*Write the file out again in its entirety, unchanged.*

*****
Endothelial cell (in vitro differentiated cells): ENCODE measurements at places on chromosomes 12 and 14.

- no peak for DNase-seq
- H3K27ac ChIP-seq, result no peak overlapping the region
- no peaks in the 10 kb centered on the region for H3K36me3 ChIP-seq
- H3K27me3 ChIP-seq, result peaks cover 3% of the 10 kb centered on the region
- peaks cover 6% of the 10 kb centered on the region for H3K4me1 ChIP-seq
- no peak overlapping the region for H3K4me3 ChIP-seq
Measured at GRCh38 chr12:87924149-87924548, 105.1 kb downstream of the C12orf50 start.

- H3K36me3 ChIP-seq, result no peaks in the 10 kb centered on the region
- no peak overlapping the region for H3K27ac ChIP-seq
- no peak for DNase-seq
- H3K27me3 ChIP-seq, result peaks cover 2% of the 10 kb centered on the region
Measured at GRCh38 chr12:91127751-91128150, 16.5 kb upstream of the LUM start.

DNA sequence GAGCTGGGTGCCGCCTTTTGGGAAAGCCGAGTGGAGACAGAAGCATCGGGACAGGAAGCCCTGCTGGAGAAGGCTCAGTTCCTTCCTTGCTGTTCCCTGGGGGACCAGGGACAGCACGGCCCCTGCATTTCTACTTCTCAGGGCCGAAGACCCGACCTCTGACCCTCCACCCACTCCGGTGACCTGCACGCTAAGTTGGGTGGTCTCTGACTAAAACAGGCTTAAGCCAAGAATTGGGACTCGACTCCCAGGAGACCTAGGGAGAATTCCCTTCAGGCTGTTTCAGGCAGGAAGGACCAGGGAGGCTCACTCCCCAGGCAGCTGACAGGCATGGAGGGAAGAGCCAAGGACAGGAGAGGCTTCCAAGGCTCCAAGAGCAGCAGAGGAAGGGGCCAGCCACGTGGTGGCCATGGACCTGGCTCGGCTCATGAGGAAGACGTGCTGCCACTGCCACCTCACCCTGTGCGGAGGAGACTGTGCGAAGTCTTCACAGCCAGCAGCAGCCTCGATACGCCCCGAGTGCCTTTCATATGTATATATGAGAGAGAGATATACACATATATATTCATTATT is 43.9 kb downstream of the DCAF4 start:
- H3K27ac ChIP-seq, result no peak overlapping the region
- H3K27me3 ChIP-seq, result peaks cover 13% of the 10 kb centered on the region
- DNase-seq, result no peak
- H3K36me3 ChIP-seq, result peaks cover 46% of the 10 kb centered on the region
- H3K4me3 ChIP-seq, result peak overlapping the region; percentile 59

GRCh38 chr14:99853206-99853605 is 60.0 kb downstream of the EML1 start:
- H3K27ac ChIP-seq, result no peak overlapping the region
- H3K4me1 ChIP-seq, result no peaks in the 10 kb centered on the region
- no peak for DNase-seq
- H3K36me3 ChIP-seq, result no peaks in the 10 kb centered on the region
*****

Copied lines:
Endothelial cell (in vitro differentiated cells): ENCODE measurements at places on chromosomes 12 and 14.

- no peak for DNase-seq
- H3K27ac ChIP-seq, result no peak overlapping the region
- no peaks in the 10 kb centered on the region for H3K36me3 ChIP-seq
- H3K27me3 ChIP-seq, result peaks cover 3% of the 10 kb centered on the region
- peaks cover 6% of the 10 kb centered on the region for H3K4me1 ChIP-seq
- no peak overlapping the region for H3K4me3 ChIP-seq
Measured at GRCh38 chr12:87924149-87924548, 105.1 kb downstream of the C12orf50 start.

- H3K36me3 ChIP-seq, result no peaks in the 10 kb centered on the region
- no peak overlapping the region for H3K27ac ChIP-seq
- no peak for DNase-seq
- H3K27me3 ChIP-seq, result peaks cover 2% of the 10 kb centered on the region
Measured at GRCh38 chr12:91127751-91128150, 16.5 kb upstream of the LUM start.

DNA sequence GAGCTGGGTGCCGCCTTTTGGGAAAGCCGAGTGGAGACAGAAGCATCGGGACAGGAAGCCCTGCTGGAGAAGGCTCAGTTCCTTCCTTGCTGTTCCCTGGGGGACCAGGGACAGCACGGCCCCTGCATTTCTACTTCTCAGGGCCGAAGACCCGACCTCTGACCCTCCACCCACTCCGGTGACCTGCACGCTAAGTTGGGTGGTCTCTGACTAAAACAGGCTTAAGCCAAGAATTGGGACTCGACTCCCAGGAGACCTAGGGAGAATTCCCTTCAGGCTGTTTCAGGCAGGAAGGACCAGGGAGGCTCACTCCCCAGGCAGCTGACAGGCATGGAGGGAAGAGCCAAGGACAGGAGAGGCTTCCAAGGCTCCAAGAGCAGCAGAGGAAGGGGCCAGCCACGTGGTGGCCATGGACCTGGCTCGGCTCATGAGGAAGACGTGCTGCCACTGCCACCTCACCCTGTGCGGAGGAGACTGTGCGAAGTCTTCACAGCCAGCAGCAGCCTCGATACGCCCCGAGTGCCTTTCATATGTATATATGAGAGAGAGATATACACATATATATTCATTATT is 43.9 kb downstream of the DCAF4 start:
- H3K27ac ChIP-seq, result no peak overlapping the region
- H3K27me3 ChIP-seq, result peaks cover 13% of the 10 kb centered on the region
- DNase-seq, result no peak
- H3K36me3 ChIP-seq, result peaks cover 46% of the 10 kb centered on the region
- H3K4me3 ChIP-seq, result peak overlapping the region; percentile 59

GRCh38 chr14:99853206-99853605 is 60.0 kb downstream of the EML1 start:
- H3K27ac ChIP-seq, result no peak overlapping the region
- H3K4me1 ChIP-seq, result no peaks in the 10 kb centered on the region
- no peak for DNase-seq
- H3K36me3 ChIP-seq, result no peaks in the 10 kb centered on the region